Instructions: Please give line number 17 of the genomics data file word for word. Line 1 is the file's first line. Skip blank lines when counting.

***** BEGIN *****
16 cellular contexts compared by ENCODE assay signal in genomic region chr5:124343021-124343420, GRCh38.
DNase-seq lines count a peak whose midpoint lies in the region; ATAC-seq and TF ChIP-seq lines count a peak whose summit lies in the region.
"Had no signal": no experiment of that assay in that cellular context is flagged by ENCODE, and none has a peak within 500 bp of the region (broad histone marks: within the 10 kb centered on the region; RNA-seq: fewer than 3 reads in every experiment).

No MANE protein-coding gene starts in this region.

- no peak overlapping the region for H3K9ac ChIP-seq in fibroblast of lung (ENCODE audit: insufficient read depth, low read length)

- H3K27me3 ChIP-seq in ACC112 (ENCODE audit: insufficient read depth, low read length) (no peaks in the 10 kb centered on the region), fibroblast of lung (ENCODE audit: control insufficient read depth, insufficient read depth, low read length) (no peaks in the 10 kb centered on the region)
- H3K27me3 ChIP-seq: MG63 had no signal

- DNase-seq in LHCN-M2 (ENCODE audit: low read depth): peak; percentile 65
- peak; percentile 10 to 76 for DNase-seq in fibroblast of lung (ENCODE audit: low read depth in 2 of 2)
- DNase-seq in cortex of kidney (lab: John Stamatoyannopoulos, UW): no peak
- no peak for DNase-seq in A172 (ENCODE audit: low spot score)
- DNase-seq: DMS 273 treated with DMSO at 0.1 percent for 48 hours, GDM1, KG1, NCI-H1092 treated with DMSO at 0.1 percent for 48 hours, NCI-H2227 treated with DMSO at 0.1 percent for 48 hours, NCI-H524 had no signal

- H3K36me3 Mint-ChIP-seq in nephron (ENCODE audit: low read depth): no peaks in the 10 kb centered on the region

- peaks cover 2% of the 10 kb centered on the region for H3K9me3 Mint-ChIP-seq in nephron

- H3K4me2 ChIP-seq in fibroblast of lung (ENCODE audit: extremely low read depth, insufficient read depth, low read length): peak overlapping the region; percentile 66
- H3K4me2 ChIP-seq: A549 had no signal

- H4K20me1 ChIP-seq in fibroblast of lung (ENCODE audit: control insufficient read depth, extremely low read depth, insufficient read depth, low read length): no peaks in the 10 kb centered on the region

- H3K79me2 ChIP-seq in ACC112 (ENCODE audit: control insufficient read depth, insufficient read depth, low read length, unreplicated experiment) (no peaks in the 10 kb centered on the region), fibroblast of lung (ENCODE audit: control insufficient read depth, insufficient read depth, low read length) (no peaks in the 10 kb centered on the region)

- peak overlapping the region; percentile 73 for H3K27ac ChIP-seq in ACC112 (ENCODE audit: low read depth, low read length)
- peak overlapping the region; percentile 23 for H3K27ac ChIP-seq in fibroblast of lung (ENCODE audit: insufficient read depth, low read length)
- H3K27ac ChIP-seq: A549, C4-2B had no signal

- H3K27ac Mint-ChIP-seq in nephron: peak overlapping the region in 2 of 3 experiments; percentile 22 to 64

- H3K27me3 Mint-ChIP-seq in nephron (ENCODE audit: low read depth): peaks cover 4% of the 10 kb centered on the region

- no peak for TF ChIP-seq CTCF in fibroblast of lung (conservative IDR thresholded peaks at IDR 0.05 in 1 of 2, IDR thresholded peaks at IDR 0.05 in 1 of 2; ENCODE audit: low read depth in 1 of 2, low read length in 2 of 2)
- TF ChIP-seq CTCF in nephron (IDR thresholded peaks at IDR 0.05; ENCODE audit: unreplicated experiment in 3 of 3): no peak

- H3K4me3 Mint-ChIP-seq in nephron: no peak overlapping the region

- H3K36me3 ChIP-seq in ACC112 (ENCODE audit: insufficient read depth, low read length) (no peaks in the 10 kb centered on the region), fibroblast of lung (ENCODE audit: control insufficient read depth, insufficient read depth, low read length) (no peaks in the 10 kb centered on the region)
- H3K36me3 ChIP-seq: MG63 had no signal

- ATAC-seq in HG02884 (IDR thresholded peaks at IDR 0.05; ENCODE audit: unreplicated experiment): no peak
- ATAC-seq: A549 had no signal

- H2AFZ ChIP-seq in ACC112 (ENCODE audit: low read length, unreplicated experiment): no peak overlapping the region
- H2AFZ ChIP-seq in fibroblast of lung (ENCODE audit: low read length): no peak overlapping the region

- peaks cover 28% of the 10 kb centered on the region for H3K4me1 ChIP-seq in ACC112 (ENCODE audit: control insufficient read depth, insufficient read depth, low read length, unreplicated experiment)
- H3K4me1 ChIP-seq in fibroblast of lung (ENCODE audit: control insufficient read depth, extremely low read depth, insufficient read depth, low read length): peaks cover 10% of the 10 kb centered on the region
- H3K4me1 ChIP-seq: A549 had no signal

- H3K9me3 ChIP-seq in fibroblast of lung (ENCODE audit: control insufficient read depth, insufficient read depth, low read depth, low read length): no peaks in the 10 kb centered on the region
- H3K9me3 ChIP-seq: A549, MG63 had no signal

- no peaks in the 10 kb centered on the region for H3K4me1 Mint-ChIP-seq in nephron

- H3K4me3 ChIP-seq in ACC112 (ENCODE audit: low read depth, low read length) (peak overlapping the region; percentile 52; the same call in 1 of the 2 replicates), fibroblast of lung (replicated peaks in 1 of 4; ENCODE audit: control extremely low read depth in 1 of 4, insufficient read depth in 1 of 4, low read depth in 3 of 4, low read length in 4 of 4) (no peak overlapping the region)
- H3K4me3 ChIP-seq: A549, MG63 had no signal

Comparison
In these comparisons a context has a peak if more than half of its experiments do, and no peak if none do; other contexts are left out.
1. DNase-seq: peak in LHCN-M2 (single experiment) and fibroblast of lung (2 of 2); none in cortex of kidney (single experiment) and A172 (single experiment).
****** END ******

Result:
- H4K20me1 ChIP-seq in fibroblast of lung (ENCODE audit: control insufficient read depth, extremely low read depth, insufficient read depth, low read length): no peaks in the 10 kb centered on the region